The radiation detector 5 is formed by an angled row of individual detectors and has a central section 6 disposed substantially parallel to the conveyor surfae 2 behind which the radiation source 4 is disposed, and also has two lateral sections 7 and 8 disposed on opposite sides of the central section 6 and angled at an obtuse angle relative to the central section 6 in the direction toward the conveyor surfaces 1 and 2. The individual detectors of the radiation detector 5 are connected to an image memory 9, as schematically by the arrow, in which picture element information is formed in a known manner and stored line-by-line. The plane of the radiation beam 11 is disposed perpendicularly with respect to the direction of transport of the articles 3 through the beam. A shadow image of the article 3 is thereby produced on a display 10.
Only one of the conveyor surfaces 1 and 2 need be a moveable surface such as, for example, a conveyor belt. The other surface may be another moving conveyor belt, a roller surface (as indicated by rollers 12 shown in dashed lines), or a stationary plate which the article 3 slides as it is transported by the moveable surface. If the surfaces 1 and 2 are both moving conveyor belts, the two belts can be synchronously driven by a common motor M.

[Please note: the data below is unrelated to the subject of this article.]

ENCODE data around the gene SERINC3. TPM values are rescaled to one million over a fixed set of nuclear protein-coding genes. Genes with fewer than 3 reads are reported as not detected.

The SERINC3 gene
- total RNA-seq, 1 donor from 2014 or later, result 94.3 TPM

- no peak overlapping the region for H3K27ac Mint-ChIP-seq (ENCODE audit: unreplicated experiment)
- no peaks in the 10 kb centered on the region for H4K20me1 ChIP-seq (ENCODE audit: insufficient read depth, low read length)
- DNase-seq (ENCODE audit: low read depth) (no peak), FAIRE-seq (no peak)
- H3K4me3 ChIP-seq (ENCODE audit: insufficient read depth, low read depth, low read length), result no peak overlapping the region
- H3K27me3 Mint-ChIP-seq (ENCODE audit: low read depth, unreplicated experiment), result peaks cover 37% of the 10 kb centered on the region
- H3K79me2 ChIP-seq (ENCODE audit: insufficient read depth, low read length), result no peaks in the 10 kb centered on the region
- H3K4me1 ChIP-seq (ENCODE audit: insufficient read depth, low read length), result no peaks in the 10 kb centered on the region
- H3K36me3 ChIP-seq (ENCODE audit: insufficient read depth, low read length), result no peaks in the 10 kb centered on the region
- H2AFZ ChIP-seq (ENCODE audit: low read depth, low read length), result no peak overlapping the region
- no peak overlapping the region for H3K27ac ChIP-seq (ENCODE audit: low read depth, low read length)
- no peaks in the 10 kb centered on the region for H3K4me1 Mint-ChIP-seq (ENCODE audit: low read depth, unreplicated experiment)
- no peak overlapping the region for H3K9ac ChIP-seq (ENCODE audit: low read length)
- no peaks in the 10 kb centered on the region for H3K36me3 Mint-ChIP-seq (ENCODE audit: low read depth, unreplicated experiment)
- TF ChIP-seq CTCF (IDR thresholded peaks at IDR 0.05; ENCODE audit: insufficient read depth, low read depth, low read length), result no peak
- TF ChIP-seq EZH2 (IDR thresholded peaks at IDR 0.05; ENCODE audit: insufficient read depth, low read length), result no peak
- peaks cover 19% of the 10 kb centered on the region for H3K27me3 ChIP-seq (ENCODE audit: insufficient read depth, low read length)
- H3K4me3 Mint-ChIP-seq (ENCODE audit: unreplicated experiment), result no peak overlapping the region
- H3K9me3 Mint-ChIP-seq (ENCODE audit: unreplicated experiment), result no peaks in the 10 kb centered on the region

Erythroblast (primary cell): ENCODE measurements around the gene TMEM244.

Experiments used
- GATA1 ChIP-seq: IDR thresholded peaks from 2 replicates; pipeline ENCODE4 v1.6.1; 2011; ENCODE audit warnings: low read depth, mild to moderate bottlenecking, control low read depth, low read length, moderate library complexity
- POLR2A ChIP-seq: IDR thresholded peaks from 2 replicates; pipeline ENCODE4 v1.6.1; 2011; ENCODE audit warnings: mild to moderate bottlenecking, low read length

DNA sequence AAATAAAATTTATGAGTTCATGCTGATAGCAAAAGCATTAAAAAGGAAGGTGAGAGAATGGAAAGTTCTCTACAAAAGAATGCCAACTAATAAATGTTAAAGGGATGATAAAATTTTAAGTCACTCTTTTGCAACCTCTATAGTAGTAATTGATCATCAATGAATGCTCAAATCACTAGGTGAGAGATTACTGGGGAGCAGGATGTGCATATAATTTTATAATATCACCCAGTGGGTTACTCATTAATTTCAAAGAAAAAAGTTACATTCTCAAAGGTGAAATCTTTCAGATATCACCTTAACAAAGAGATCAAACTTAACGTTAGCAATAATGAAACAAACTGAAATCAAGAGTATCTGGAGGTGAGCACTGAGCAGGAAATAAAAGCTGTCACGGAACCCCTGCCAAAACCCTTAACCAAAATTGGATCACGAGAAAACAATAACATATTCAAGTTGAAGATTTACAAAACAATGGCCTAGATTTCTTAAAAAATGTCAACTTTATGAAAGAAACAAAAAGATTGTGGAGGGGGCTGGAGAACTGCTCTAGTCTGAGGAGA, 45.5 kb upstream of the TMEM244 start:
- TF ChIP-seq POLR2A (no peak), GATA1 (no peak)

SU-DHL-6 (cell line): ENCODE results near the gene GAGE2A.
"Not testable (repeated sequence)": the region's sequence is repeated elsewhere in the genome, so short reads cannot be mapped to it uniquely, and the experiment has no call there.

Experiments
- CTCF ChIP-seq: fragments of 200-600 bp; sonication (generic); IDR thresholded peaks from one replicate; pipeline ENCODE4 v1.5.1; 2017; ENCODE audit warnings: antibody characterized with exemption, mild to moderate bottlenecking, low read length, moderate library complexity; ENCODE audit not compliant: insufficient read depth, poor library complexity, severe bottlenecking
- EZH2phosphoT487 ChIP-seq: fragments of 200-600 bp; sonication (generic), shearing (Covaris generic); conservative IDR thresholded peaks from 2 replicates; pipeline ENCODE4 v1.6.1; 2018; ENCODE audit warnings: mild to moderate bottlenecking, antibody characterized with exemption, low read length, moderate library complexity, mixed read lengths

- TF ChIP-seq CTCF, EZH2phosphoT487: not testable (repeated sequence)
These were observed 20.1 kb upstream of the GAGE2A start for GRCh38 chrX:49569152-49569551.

Although modifications and changes may be suggested by those skilled in the art it is the intention of the inventor to embody within the patent warranted hereon all changes and modifications as reasonably and properly come within the scope of his contribution to the art.
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|U.S. Classification||378/57, 250/328, 378/208, 198/817, 378/62|
|International Classification||G01N23/04, G01V5/00|
|Cooperative Classification||G01N23/04, G01V5/0008|
|European Classification||G01V5/00D, G01N23/04|
|Jul 17, 1986||AS||Assignment|
Owner name: HEIMANN GMBH, A CORP. OF GERMANY
Free format text: ASSIGNMENT OF ASSIGNORS INTEREST.;ASSIGNOR:DIETRICH, ROLF;REEL/FRAME:004579/0462
Effective date: 19860627
|Jun 10, 1992||REMI||Maintenance fee reminder mailed|
|Nov 8, 1992||LAPS||Lapse for failure to pay maintenance fees|
|Jan 19, 1993||FP||Expired due to failure to pay maintenance fee|
Effective date: 19921108